Print Issue Volume 100 - Issue 3

Anticompetitive Patent Injunctions

The current approach for determining when courts should award injunctions in patent disputes involves a myopic focus on the hardships an injunction might impose on the litigants and the public. This Article demonstrates, however, that courts sometimes could rely instead on a consideration far more relevant to the patent system’s goal of promoting innovation: the […]

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Reconsidering Fictitious Pricing

Advertised price discounting recently proliferated in retail markets, bringing with it deceptive discounting or “fictitious pricing.” Many retailers advertise discounts based on fictitious or false prior-reference prices. In the immediate post-war era, the Federal Trade Commission (FTC) regularly prosecuted fictitious-pricing cases. The FTC ceased prosecuting those cases in 1969. This Article explains why the FTC […]

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Restoring Reason to the Third Party Doctrine

This Article takes as its starting point the recent turmoil over the continued vitality of the Fourth Amendment’s third party doctrine. The doctrine has long held that the government’s examination of information in the hands of a third party—whether a bank, a telephone company, or simply a friend—cannot constitute a search under the Fourth Amendment. […]

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The Distributive Deficit in Law and Economics

Welfarist law and economics ignores the distributive consequences of legal rules to focus solely on efficiency, even though distribution unambiguously affects welfare, the normative maximand. The now-conventional justification for disregarding distribution is the claim of tax superiority: that the best means of influencing or correcting distribution is via tax-and-transfer. Critics have observed that optimal redistribution […]

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Note: Haute off the Press: Refashioning Copyright Law To Protect American Fashion Designs from the Economic Threat of 3D Printing

Though invented in the early 1980s, three-dimensional (3D) printing recently became a topic of discussion when advancements in the field revealed the technology’s ability to transform industries and revolutionize consumer capabilities. In the past few years, society witnessed everything from 3D-printed prosthetic limbs to children’s toys. While many scholars deliberate the technology’s potential impact on […]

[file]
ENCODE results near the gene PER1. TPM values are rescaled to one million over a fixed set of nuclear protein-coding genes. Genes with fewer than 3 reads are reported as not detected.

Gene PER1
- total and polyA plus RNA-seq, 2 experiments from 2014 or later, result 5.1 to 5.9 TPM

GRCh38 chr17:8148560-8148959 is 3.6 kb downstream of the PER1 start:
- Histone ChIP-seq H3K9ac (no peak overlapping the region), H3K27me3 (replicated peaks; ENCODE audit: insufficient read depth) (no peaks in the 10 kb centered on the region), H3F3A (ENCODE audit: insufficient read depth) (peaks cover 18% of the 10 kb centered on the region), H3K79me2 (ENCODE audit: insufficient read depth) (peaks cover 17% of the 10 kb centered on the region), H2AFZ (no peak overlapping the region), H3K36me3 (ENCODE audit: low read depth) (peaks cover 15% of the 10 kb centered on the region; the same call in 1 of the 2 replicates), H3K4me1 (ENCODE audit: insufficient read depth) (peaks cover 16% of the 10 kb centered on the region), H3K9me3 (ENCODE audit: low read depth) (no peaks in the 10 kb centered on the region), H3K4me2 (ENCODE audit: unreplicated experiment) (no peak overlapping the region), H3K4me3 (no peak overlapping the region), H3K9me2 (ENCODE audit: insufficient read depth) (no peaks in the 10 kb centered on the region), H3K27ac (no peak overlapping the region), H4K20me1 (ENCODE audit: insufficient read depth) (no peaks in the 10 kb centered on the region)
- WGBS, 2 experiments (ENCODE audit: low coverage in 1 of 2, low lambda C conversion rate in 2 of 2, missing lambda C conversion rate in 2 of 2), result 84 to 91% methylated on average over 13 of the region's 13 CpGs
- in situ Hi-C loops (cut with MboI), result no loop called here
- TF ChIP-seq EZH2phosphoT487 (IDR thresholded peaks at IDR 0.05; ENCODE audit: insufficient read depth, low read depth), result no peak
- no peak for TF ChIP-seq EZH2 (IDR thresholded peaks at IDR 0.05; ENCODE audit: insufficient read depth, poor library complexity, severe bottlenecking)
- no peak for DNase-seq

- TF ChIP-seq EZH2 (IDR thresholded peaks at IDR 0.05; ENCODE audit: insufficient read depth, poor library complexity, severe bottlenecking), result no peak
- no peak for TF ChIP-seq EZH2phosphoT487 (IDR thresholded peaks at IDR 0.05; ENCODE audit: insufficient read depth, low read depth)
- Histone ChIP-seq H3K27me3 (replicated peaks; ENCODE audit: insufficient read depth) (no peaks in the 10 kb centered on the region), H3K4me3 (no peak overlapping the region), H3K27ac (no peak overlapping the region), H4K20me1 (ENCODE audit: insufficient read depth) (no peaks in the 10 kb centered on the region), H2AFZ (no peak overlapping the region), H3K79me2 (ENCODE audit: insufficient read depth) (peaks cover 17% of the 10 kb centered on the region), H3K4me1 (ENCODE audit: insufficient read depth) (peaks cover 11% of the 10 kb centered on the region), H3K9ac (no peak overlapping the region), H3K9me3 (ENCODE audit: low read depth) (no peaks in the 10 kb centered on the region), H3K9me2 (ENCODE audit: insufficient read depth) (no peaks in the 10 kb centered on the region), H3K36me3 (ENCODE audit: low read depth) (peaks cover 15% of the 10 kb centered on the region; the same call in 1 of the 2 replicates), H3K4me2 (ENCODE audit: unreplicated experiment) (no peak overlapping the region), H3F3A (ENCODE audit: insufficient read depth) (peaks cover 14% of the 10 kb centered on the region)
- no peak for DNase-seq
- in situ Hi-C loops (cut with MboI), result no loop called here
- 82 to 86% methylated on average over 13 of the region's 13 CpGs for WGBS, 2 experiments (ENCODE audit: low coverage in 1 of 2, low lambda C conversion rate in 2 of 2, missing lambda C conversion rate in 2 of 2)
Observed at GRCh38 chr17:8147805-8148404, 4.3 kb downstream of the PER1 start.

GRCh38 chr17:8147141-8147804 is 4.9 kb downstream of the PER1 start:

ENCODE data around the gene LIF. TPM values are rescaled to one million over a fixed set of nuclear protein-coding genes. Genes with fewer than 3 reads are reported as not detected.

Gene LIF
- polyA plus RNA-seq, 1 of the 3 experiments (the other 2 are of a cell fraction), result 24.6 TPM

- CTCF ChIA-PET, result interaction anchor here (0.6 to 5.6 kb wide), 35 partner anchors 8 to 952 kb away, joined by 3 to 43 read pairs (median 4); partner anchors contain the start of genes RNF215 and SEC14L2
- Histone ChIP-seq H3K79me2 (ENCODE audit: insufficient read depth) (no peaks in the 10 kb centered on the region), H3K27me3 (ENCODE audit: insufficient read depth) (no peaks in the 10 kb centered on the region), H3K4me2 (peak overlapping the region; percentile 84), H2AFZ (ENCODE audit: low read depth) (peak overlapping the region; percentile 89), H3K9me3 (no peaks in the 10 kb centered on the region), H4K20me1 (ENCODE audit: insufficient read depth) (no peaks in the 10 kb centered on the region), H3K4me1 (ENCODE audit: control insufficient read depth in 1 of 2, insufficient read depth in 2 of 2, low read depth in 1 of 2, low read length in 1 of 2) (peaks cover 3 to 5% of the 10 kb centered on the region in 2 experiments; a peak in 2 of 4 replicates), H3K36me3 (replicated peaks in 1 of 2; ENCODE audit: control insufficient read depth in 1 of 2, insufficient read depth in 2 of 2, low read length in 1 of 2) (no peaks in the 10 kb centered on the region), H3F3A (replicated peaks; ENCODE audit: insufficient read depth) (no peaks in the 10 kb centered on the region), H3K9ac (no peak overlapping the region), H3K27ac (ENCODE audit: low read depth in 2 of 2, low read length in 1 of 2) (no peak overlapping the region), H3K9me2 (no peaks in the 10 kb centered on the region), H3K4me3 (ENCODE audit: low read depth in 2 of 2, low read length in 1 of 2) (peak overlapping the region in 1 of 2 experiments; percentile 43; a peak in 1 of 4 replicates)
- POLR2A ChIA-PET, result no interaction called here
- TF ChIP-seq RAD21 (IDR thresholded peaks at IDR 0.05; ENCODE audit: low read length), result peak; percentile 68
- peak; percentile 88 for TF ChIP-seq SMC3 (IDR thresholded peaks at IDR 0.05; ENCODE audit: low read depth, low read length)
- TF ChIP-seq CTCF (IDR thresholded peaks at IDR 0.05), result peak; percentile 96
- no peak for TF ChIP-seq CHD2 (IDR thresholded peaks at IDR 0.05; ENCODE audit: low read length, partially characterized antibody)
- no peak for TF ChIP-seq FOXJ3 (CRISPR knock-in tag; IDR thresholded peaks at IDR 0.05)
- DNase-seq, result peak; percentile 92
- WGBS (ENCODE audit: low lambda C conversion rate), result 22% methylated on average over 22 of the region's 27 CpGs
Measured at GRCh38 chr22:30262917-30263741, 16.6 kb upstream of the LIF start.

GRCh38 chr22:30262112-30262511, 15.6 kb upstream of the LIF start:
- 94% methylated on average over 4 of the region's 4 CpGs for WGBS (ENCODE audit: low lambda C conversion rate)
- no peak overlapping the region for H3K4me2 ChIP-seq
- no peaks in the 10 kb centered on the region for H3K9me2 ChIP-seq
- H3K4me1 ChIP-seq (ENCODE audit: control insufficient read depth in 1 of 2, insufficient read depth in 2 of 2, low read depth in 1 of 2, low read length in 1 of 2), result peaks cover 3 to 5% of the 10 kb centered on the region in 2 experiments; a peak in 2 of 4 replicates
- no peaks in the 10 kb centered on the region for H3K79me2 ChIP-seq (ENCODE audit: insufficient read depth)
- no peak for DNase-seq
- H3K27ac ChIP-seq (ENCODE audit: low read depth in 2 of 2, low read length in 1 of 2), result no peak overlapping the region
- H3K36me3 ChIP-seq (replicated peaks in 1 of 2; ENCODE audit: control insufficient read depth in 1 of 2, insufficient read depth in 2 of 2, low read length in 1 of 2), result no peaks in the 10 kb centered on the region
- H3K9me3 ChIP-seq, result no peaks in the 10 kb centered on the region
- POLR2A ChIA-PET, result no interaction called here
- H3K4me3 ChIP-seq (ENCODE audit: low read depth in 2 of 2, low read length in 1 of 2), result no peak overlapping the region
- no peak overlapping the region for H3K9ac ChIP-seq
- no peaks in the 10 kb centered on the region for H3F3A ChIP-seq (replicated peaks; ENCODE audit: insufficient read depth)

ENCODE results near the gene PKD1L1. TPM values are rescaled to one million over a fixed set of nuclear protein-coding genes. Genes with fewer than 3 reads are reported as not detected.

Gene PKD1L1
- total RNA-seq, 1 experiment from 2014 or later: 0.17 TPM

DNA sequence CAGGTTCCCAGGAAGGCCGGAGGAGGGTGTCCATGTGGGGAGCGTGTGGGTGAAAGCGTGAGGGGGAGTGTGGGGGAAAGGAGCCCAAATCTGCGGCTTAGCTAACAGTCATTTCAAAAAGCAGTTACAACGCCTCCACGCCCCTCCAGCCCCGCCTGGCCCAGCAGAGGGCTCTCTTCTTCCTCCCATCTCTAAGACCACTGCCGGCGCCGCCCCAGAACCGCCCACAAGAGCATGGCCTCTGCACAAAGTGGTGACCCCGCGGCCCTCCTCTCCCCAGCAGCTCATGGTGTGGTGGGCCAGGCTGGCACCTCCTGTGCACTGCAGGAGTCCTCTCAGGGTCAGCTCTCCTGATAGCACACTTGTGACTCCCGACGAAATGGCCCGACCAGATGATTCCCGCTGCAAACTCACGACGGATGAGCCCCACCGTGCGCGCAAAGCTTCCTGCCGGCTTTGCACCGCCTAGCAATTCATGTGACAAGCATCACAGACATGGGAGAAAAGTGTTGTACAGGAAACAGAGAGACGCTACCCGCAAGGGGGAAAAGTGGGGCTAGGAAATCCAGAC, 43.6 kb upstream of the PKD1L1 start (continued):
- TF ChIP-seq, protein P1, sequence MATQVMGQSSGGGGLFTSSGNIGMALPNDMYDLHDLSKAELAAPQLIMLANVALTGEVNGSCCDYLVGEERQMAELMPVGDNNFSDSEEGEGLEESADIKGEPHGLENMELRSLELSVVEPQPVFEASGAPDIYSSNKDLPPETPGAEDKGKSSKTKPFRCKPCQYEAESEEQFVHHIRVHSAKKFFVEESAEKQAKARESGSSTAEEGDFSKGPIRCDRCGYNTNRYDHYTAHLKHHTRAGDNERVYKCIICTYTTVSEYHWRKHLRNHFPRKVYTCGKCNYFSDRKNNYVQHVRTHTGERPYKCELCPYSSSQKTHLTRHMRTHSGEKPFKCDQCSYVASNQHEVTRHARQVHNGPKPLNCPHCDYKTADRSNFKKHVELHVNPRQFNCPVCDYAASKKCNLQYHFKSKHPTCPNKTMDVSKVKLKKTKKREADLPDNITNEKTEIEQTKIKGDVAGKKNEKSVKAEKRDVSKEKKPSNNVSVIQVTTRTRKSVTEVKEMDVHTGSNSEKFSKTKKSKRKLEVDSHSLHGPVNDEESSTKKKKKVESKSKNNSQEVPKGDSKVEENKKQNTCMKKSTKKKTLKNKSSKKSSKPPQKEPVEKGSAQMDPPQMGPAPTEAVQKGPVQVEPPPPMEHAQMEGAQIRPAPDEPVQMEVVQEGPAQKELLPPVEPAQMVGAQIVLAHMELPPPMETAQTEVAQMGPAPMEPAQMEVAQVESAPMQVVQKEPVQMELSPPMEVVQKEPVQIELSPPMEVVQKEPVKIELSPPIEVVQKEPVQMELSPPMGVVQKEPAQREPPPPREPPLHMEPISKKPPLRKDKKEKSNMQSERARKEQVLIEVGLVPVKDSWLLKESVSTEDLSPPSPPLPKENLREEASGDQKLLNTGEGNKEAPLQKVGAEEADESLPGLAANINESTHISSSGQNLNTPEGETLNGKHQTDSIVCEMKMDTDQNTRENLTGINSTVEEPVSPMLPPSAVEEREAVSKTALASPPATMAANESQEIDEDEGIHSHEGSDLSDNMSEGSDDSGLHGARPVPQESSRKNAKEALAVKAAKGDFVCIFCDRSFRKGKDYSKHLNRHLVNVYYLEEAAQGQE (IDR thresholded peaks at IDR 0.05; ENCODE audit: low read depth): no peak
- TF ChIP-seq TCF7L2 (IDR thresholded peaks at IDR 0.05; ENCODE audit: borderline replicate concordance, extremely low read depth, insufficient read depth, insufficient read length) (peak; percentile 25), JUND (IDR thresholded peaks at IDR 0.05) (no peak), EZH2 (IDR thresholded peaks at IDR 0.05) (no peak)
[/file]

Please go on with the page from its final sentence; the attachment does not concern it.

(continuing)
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Note: Incorporating Cost into the Return of Incidental Findings Calculus: Defining a Responsible Default for Genetics and Genomics Researchers

The debate over returning incidental findings has been a hot topic in medical and legal circles for many years and is described as “one of the thorniest current challenges.” Currently, no federal or state laws regulate the disclosure of these findings. Although many agree that ethical duties arise in returning certain individual results and incidental […]

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Note: Hard Choices: Where To Draw the Line on Limiting Selection in the Selective Reduction of Multifetal Pregnancies

In the last few years, a growing number of states have enacted or proposed laws that limit a woman’s right to have an abortion when her reasons for seeking the abortion are based on a specific characteristic of the fetus, most notably sex or the presence of a genetic abnormality, such as Down syndrome. At […]

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De Novo

  • Prison for the Innocent

    PRISON FOR THE INNOCENT: THE ‘NEWLY DISCOVERED EVIDENCE’ STANDARD THROUGH THE LENS OF NASH V. RUSSELL By: Alexa Ely, Volume 102 Staff Member Since 1989, there have been over 2,120 exonerations with nearly 18,450 years lost in prison by innocent men and women in the United States criminal justice system.[1] […]

  • “Transgender Need Not Apply”

    ‘TRANSGENDER NEED NOT APPLY’[1]: HOW THE SESSIONS MEMO THREATENS ESSENTIAL WORKPLACE PROTECTIONS FOR TRANSGENDER INDIVIDUALS By: Libby Bulinski, Volume 102 Staff Member On October 4th, 2017, U.S. Attorney General Jeff Sessions issued a memorandum stating that Title VII of the 1964 Civil Rights Act does not prohibit discrimination based on […]

  • Scandal in the NCAA

    SCANDAL IN THE NCAA: A FIDUCIARY TALE By: Andrew Escher, Volume 102 Staff Member Common wisdom holds that sports bring people together. In circumstances as varied as a Texas high school at a Friday night football game or an entire country during the Olympics, athletics gives disparate groups of people […]

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